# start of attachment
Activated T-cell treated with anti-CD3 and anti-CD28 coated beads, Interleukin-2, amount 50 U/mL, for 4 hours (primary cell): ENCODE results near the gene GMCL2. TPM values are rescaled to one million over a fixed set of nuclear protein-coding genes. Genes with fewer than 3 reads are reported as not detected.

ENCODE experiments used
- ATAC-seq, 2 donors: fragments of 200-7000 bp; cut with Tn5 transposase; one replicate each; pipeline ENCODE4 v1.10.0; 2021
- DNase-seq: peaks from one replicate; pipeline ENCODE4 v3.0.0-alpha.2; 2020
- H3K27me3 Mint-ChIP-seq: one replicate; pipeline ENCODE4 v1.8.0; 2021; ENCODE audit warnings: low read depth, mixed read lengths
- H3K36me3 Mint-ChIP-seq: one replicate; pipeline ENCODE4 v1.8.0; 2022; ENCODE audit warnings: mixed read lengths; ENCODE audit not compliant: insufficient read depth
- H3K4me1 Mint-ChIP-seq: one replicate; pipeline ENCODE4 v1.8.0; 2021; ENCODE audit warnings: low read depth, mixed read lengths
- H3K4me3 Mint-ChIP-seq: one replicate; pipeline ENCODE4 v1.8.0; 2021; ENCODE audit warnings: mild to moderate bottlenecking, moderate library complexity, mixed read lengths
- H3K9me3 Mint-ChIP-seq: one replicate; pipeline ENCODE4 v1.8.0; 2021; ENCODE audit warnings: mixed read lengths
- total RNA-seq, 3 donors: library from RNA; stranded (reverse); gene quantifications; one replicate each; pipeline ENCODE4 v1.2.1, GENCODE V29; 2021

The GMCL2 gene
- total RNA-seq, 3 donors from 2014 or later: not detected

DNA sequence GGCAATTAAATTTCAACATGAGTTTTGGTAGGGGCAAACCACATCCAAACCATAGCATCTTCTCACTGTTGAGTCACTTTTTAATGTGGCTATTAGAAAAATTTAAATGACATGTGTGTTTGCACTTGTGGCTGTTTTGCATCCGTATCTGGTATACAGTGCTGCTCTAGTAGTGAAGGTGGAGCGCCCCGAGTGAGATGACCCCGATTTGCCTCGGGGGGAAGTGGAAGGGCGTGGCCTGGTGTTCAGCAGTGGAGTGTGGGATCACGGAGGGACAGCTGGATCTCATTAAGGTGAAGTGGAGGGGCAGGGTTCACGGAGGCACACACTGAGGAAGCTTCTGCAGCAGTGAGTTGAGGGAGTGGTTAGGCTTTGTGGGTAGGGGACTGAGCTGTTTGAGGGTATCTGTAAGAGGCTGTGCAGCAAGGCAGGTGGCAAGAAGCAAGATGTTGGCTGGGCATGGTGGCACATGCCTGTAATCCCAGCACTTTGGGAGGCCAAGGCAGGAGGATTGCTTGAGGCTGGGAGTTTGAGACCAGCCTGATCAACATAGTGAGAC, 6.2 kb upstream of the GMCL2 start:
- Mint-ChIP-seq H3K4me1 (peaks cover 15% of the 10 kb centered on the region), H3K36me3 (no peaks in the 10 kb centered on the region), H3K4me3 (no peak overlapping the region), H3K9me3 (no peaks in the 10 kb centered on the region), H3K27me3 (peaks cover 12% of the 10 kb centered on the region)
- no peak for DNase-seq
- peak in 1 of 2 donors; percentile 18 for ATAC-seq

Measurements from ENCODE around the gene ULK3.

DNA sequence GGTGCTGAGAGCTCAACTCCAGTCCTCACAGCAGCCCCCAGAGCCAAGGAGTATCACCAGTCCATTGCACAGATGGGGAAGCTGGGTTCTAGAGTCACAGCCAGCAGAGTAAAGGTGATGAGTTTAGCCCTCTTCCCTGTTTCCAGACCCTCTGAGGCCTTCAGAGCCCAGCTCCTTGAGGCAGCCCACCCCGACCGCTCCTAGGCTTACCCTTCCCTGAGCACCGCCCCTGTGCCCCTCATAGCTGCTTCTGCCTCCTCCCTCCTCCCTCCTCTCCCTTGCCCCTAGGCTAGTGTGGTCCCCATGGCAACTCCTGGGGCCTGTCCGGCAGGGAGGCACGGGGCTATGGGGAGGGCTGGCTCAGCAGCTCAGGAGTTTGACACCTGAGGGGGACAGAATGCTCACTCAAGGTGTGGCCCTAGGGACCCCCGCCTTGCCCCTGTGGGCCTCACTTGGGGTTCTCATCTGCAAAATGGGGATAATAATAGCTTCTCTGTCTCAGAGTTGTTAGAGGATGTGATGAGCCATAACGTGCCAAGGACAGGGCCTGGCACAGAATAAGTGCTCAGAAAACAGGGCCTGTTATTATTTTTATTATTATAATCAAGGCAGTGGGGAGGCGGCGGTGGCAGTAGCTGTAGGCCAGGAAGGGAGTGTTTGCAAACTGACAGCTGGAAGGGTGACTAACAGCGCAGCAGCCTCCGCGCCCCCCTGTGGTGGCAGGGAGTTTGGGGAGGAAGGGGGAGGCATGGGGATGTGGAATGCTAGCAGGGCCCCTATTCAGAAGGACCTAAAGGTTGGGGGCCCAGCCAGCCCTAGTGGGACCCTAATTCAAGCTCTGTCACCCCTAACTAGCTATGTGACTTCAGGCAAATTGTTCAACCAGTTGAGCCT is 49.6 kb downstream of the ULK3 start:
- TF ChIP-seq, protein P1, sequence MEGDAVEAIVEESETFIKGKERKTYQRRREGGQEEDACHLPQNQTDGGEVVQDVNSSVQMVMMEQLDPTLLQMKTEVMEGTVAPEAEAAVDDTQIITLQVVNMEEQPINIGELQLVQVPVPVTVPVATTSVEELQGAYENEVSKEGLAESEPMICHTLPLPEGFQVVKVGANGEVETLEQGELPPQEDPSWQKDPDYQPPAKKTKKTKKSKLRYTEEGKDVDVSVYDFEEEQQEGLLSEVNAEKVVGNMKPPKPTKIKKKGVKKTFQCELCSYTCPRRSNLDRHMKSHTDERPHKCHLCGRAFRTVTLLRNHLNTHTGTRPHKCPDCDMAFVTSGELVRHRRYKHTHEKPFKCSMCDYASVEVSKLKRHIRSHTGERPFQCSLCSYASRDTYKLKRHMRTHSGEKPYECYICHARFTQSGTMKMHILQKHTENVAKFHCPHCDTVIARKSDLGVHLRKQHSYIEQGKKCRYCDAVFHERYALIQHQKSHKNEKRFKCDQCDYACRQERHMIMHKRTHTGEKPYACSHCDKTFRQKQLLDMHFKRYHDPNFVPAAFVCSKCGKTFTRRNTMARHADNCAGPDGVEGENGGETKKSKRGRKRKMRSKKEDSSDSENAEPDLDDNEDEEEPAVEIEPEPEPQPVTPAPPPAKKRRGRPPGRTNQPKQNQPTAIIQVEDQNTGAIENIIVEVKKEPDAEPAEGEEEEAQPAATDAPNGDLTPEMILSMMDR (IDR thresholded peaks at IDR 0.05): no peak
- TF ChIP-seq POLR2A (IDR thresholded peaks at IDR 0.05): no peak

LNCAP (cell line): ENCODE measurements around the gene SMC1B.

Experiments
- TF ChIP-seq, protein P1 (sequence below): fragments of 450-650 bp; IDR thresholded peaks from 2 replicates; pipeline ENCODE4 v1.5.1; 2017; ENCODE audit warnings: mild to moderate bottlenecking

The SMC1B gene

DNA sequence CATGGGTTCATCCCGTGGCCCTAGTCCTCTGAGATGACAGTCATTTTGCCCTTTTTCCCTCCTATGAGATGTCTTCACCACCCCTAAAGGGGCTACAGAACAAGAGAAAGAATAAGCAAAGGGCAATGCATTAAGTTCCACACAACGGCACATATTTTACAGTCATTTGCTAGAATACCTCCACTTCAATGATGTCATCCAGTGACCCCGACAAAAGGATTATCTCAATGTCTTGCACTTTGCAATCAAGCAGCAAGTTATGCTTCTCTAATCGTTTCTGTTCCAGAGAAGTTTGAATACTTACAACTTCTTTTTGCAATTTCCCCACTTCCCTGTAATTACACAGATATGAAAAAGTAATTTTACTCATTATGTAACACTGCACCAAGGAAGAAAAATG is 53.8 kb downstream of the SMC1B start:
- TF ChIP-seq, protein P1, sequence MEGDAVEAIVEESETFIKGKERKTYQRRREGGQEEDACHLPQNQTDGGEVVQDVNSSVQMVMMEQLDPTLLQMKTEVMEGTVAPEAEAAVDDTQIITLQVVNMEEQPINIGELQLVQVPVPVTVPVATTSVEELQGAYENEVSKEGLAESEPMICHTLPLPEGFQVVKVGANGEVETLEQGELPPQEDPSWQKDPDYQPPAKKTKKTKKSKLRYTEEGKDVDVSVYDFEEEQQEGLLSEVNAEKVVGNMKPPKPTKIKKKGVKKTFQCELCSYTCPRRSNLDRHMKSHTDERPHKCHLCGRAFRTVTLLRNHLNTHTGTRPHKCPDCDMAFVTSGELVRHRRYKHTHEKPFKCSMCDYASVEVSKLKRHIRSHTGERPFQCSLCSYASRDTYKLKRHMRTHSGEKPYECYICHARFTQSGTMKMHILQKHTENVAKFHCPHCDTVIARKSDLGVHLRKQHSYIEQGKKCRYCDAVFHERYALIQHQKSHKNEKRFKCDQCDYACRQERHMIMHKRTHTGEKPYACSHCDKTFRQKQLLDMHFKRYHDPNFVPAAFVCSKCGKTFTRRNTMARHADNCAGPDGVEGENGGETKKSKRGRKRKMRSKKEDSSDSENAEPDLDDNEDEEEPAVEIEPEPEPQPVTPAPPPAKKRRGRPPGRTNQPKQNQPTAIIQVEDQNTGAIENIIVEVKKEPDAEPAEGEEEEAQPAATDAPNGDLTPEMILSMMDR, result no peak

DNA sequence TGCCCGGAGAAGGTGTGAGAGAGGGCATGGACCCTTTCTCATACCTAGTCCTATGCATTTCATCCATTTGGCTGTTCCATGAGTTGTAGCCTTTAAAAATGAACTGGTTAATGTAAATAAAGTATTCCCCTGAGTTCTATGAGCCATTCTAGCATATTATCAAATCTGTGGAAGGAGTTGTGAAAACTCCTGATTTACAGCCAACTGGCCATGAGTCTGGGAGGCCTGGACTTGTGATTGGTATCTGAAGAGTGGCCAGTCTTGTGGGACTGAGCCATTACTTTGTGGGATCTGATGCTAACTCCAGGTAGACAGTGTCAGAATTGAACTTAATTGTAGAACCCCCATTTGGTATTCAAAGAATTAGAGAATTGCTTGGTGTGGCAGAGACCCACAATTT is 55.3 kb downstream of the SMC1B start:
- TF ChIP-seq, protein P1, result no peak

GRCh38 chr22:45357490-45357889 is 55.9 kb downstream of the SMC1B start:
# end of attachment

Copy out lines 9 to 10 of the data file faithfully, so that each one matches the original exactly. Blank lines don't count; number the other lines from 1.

- H3K9me3 Mint-ChIP-seq: one replicate; pipeline ENCODE4 v1.8.0; 2021; ENCODE audit warnings: mixed read lengths
- total RNA-seq, 3 donors: library from RNA; stranded (reverse); gene quantifications; one replicate each; pipeline ENCODE4 v1.2.1, GENCODE V29; 2021